<!DOCTYPE html>
  div.menu > div {
    background: red;
  div.menu > div:nth-child(3) {
    background: blue;

  <div class="menu">
    <div>Item one</div>
    <div><p>Also<br />an item</p>
    <div>Item #3 and CSSv3
       <div>knows (still blue)</div>
    <div>Item #4 and CSSv3 knows it</div>

I'm with you, those two concepts are mutually exclusive though.

Just throwing this in here in case anyone is on the look for other frameworks: http://semantic-ui.com/

So far this is my favourite!

Semantic UI is far from a light-weight CSS framework. I was recently working on a project using semantic, and I saw that the CSS alone was around ~960KB. I'm guessing that something must have been misconfigured for CSS output to be that high just for the Semantic UI framework, but offhand I didn't see it. That didn't include the icon fonts or the JS with Semantic. I'm guessing with some work, that CSS payload could have been trimmed down, but I doubt it could be trimmed enough to be considered light-weight.

I prefer CSS frameworks to provide the bare minimum instead of the kitchen sink. The only exception I make is if I am working on a project that I know will not have design provided. If a project does have a provided design, overriding framework defaults is counterproductive. Just write your own styles when you need them.

I'm using this these days. I find it incredibly flexible.

can someone explain the convention of importing a directory into a file of the same name (and same level) before main.scss. The structure is:


and within main:

    @import "components";

Just curious why this is? I usually just import them directly into main, but I could understand if they were nested into the directory so they could be broken out. This structure doesn't make sense to me though as they are all flat & in same directory.

Hey! Usually I do exactly what you describe, but I laid it out like this so that if people want to include all the components, it's one line. Or if they'd want to include just the grid from components, it would still just be one line.

With something this small, it could be just into the one file, but I'm optimizing for that granularity.

> bower install cutestrap

People still use bower...? Somehow I thought it officially(?) was dead.

You can install it with either now, it's not officially dead at all though. Most people talk about it like it is though.

What do you suggest to use instead?


Is style(src="/node_modules/foo/bar.min.css") really that superior to (src="/bower_components/foo/bar.min.css").

You could argue that npm is the better package manager, but the average user does care about the underlying semantics.

No words about browser support?

It's IE10+, the flexbox grid is the only limiting factor.

I think it will need to follow Foundation style and offer mixin rather than hardcoding the classes. A library taking like .btn andothers etc is not something you'd want. Or maybe it's just me that don't like putting tons of classes in the HTML.

This is something that interests me as well. I would like a bare-bones configurable SCSS library to use in my projects.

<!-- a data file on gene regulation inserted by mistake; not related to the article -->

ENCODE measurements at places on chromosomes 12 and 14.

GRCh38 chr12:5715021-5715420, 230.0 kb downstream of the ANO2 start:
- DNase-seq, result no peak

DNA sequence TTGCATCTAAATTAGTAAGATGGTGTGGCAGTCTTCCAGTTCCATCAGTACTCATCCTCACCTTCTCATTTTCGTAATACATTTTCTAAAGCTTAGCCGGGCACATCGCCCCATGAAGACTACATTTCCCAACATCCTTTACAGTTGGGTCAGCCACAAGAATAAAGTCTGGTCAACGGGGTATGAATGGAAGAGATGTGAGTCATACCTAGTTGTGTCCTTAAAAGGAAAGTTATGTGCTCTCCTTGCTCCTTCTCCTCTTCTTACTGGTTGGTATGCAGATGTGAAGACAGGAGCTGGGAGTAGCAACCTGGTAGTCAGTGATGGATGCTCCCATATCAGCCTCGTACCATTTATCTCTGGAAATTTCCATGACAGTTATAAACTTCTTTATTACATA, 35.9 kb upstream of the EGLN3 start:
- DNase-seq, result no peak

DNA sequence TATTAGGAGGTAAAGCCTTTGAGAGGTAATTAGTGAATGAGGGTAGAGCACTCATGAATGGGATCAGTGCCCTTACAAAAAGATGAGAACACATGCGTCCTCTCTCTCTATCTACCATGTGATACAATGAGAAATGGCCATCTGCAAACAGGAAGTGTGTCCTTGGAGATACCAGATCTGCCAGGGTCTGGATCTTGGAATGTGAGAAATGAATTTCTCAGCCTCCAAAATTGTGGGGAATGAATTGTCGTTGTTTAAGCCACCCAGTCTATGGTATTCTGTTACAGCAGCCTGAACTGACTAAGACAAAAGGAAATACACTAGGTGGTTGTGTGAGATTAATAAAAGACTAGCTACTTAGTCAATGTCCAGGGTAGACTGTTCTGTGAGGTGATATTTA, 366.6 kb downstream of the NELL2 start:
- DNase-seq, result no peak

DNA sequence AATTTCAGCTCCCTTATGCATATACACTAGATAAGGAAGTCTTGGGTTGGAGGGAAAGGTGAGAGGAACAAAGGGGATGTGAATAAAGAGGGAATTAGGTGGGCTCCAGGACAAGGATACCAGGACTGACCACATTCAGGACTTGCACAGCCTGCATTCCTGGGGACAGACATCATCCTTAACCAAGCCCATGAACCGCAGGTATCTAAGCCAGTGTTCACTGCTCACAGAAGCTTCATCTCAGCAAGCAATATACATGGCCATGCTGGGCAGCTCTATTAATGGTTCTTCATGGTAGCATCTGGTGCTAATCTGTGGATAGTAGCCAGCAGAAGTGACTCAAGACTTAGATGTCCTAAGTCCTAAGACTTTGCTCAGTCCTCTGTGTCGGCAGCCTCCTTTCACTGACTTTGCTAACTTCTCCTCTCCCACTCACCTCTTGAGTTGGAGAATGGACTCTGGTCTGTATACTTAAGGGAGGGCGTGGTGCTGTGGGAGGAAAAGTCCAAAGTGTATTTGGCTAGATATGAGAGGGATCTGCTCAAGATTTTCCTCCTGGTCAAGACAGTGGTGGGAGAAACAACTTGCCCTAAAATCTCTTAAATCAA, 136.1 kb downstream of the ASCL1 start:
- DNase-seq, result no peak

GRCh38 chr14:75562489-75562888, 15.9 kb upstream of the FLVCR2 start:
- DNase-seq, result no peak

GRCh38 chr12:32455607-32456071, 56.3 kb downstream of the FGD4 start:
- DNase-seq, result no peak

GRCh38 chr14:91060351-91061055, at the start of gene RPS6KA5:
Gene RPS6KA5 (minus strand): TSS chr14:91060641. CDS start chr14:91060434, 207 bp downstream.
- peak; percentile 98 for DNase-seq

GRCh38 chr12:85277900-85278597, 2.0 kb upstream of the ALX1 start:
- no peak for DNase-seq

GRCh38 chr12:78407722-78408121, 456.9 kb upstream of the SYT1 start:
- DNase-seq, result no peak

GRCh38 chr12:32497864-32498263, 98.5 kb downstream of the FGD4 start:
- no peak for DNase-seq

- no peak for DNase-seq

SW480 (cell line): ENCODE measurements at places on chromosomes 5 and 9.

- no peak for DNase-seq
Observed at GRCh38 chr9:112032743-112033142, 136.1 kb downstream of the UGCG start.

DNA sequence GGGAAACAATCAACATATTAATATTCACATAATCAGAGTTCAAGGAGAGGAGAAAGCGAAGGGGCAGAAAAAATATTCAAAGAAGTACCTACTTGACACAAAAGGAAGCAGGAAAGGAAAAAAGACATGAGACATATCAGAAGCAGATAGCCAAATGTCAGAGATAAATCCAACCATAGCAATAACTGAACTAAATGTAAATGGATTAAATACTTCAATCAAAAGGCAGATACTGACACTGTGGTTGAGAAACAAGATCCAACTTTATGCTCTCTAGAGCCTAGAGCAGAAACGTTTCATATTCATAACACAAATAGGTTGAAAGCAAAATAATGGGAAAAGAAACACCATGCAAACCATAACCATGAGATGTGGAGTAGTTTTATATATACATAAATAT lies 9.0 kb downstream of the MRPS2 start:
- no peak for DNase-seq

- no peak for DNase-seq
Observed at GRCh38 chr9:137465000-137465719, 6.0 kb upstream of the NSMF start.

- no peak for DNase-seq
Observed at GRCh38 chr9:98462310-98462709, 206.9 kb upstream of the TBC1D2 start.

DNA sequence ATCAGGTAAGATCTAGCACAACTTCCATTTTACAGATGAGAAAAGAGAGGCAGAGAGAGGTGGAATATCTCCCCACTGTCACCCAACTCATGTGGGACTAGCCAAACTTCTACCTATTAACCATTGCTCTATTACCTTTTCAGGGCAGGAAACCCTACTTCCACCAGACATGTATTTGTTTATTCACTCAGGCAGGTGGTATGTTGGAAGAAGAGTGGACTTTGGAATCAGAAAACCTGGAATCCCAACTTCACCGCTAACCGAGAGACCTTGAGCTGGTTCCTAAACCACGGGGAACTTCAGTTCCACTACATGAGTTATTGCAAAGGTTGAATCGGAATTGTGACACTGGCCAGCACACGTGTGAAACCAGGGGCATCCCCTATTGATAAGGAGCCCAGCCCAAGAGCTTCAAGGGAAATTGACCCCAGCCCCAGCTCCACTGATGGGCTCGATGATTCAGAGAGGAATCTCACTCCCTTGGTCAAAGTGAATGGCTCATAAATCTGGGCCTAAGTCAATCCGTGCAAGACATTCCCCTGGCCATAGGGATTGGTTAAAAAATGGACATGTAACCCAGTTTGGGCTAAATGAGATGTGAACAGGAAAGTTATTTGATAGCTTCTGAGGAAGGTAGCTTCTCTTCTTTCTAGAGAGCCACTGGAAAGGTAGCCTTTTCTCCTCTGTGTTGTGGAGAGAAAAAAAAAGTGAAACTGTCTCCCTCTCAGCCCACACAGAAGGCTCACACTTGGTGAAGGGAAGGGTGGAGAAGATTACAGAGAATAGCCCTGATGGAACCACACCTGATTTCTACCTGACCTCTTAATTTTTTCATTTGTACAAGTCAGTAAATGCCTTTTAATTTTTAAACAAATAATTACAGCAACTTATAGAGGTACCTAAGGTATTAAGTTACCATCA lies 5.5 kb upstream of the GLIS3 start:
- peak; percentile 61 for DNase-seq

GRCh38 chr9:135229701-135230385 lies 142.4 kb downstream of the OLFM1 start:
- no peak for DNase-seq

When I was originally writing it, I had the classes split out into mixins, but put them back into classes so it would be a little simpler to follow at first.

I want to build the project in a way that people would like to use it, so you'll probably see mixins brought back in a future release :)

What do you think of http://bulma.io? It's based on Flexbox, what it attracts me is that: 1) Quite feature rich out of the box. 2) Very nice-looking out of the box, than Bootstrap. 3) Much lightweight than bootstrap. 4) It's very easy to learn, even for a desktop-app-guy like me. 5) It's very interesting that Bulma has very little "global styles" - most of the time you need to explicitly reference a Bulma class. To me this seems like to way to go - you know, in the programming world we try our best of best to avoid global variables.

What do you think?

Small typo in the following paragraph on the front page: "There are plenty of amazing front end framworks -> frameworks already, such as, Bootstrap and Foundation. If you're looking for something feature rich with loads of components, those are both great choices."

Thanks! Someone opened up a PR and it's merged now :)

Read '8k' and thought we were talking about resolution, not kilobytes. Cool, but not as absurd as I was hoping for.

Bootstrap can be customized to be as small as you want it to be: http://getbootstrap.com/customize/

unless its still not small enough

For me, forms look microsoftish (maybe can be easily customized though) and BEM is hungarian notation of CSS.

Huh, I haven't even looked at MS in years. I just styled them this way for consistency in markup and display.

How is BEM the Hungarian notation of CSS?

For those, like me, who hadn't heard of Hungarian notation: https://en.wikipedia.org/wiki/Hungarian_notation

(Not suggesting you're one of them.)

What is "microsoftish"?

I suppose the forms are vaguely reminiscent of Microsoft's rectangular, solid-colored forms

Which is funny because that look has only been used by MS for the past 2-3 years. But yes, it's their current look. :)

That was my reading of it too. They do resemble the flat aesthetic of Microsoft's Metro.